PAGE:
BERTHA making minor impact on north east Caribbean

Tropical storm BERTHA is centred 25 miles west-sou'west of Grand Turk Island, which it is likely to pass close to in the next hour. Sustained winds are estimated at 35 knots, so hardly a memorable or significant event really. Some slight strengthening is possible today, with more strengthening expected later in the week as the storm passes to the west of Bermuda when the smart money is on peak winds in excess of 65 knots. Now, that's a respectable blow. A gradual turn to the north is expected over the next couple of days, followed by a turn to the northeast thereafter. There is no threat to the east coast of the United States and BERTHA should pass offshore Newfoundland Thursday or Friday as it becomes extratropical, so only likely to bother fish and sailors.

A new disturbance piped up overnight close to the Bahamas - designated fifteen. Initially, I thought this might give BERTHA a leg up the catastrophe table, but it's little more than a weak trough which will amble north over the next few days. This could spark up in a day or two but, other than thunderstorms and squalls (and considerable rain) off the coast of North Carolina, will only produce a fish storm if it can be bothered at all. There is some busy frontal activity in this area, and at this time of the season, these often produce local conditions which encourage rapid local storm development.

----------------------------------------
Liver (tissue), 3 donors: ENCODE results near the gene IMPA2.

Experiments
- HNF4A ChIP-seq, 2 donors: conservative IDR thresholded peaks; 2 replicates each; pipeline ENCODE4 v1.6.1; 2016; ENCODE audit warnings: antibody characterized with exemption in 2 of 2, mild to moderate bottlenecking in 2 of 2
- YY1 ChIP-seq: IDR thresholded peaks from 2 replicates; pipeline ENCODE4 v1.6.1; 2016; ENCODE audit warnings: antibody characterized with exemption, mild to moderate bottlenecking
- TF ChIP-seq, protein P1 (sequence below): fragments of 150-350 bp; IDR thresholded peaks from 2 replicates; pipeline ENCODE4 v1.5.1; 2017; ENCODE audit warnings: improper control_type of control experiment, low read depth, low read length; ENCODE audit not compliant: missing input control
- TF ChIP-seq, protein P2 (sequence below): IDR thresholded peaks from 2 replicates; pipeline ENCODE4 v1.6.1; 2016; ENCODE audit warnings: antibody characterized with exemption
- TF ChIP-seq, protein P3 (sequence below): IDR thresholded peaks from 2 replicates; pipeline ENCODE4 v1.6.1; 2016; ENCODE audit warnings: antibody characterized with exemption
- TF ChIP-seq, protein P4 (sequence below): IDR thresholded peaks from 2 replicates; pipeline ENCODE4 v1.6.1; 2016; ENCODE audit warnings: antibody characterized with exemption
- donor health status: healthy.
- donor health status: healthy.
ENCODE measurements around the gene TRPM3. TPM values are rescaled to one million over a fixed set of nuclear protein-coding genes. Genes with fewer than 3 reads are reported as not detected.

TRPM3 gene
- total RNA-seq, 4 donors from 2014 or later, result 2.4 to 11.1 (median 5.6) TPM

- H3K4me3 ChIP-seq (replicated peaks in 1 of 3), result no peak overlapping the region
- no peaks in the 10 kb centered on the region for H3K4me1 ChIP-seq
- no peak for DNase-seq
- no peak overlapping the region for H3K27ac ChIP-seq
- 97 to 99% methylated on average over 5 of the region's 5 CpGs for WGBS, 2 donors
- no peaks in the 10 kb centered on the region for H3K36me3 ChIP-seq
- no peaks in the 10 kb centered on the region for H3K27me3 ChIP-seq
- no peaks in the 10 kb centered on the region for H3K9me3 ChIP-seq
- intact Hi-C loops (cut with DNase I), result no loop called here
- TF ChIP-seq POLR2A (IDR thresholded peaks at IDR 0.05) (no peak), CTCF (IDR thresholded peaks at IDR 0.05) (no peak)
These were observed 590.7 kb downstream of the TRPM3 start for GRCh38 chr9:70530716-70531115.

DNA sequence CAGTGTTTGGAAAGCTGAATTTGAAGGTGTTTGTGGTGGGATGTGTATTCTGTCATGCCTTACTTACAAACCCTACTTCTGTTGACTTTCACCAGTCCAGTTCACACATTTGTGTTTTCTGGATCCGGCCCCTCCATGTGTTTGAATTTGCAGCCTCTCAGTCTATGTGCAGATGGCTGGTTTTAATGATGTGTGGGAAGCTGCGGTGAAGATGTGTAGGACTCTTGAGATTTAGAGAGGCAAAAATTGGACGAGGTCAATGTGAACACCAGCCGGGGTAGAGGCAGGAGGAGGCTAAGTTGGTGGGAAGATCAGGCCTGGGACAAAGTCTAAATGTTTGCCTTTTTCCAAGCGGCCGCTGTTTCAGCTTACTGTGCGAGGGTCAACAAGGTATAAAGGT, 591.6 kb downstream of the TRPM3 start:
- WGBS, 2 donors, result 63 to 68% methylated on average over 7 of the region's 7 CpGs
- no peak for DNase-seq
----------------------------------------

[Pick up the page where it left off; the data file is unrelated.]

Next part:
A couple of observers have put disturbance fourteen back on the map. Remnants of this are scattered over a wide area some 600 miles north of the Amazon delta and moving west at 15 knots. I'd be surprised if this will be visible on aerial imagery tomorrow. I can barely see it today.

Weather watch in the north-east Caribbean and western sub-tropical Atlantic, otherwise stand easy.